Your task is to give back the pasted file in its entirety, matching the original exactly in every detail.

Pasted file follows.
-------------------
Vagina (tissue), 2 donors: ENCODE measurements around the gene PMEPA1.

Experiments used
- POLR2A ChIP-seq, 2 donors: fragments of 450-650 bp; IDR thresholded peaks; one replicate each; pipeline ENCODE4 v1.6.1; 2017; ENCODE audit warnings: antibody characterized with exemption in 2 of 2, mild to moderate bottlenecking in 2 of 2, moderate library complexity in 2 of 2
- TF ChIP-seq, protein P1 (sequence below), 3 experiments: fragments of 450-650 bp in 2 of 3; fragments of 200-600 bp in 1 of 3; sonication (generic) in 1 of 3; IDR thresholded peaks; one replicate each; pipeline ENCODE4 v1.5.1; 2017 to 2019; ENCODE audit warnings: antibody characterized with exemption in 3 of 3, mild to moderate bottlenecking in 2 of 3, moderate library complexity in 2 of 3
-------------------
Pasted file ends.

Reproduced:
Vagina (tissue), 2 donors: ENCODE measurements around the gene PMEPA1.

Experiments used
- POLR2A ChIP-seq, 2 donors: fragments of 450-650 bp; IDR thresholded peaks; one replicate each; pipeline ENCODE4 v1.6.1; 2017; ENCODE audit warnings: antibody characterized with exemption in 2 of 2, mild to moderate bottlenecking in 2 of 2, moderate library complexity in 2 of 2
- TF ChIP-seq, protein P1 (sequence below), 3 experiments: fragments of 450-650 bp in 2 of 3; fragments of 200-600 bp in 1 of 3; sonication (generic) in 1 of 3; IDR thresholded peaks; one replicate each; pipeline ENCODE4 v1.5.1; 2017 to 2019; ENCODE audit warnings: antibody characterized with exemption in 3 of 3, mild to moderate bottlenecking in 2 of 3, moderate library complexity in 2 of 3